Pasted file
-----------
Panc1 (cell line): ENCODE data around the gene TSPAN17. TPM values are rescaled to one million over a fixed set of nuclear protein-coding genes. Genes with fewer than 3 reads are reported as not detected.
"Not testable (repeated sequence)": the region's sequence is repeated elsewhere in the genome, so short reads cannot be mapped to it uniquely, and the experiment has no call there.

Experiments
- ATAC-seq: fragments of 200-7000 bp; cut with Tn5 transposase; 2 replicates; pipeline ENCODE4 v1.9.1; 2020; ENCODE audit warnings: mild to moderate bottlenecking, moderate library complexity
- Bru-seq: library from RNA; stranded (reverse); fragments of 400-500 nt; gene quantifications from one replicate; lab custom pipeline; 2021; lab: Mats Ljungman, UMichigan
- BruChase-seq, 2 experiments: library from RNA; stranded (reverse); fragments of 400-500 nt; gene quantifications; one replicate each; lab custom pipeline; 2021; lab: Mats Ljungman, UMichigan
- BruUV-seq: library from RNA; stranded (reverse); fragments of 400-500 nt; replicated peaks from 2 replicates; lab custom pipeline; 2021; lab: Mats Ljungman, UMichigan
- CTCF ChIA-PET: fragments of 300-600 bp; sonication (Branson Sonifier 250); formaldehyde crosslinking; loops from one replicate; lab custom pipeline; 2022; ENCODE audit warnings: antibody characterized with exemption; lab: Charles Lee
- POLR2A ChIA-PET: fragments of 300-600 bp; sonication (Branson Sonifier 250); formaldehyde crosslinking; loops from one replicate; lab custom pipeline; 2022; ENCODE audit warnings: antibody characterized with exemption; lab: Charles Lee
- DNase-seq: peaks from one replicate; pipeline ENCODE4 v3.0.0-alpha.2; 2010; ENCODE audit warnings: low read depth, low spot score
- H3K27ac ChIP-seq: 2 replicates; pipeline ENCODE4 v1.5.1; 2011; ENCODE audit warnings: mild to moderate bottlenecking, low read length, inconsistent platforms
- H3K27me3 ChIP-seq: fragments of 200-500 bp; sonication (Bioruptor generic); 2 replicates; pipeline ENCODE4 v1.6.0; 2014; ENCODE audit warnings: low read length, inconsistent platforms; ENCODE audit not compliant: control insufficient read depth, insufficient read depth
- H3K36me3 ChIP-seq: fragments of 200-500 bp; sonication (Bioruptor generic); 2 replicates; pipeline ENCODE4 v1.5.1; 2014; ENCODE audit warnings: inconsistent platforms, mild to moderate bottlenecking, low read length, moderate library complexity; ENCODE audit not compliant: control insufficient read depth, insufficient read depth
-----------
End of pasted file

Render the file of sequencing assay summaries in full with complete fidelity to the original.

Panc1 (cell line): ENCODE data around the gene TSPAN17. TPM values are rescaled to one million over a fixed set of nuclear protein-coding genes. Genes with fewer than 3 reads are reported as not detected.
"Not testable (repeated sequence)": the region's sequence is repeated elsewhere in the genome, so short reads cannot be mapped to it uniquely, and the experiment has no call there.

Experiments
- ATAC-seq: fragments of 200-7000 bp; cut with Tn5 transposase; 2 replicates; pipeline ENCODE4 v1.9.1; 2020; ENCODE audit warnings: mild to moderate bottlenecking, moderate library complexity
- Bru-seq: library from RNA; stranded (reverse); fragments of 400-500 nt; gene quantifications from one replicate; lab custom pipeline; 2021; lab: Mats Ljungman, UMichigan
- BruChase-seq, 2 experiments: library from RNA; stranded (reverse); fragments of 400-500 nt; gene quantifications; one replicate each; lab custom pipeline; 2021; lab: Mats Ljungman, UMichigan
- BruUV-seq: library from RNA; stranded (reverse); fragments of 400-500 nt; replicated peaks from 2 replicates; lab custom pipeline; 2021; lab: Mats Ljungman, UMichigan
- CTCF ChIA-PET: fragments of 300-600 bp; sonication (Branson Sonifier 250); formaldehyde crosslinking; loops from one replicate; lab custom pipeline; 2022; ENCODE audit warnings: antibody characterized with exemption; lab: Charles Lee
- POLR2A ChIA-PET: fragments of 300-600 bp; sonication (Branson Sonifier 250); formaldehyde crosslinking; loops from one replicate; lab custom pipeline; 2022; ENCODE audit warnings: antibody characterized with exemption; lab: Charles Lee
- DNase-seq: peaks from one replicate; pipeline ENCODE4 v3.0.0-alpha.2; 2010; ENCODE audit warnings: low read depth, low spot score
- H3K27ac ChIP-seq: 2 replicates; pipeline ENCODE4 v1.5.1; 2011; ENCODE audit warnings: mild to moderate bottlenecking, low read length, inconsistent platforms
- H3K27me3 ChIP-seq: fragments of 200-500 bp; sonication (Bioruptor generic); 2 replicates; pipeline ENCODE4 v1.6.0; 2014; ENCODE audit warnings: low read length, inconsistent platforms; ENCODE audit not compliant: control insufficient read depth, insufficient read depth
- H3K36me3 ChIP-seq: fragments of 200-500 bp; sonication (Bioruptor generic); 2 replicates; pipeline ENCODE4 v1.5.1; 2014; ENCODE audit warnings: inconsistent platforms, mild to moderate bottlenecking, low read length, moderate library complexity; ENCODE audit not compliant: control insufficient read depth, insufficient read depth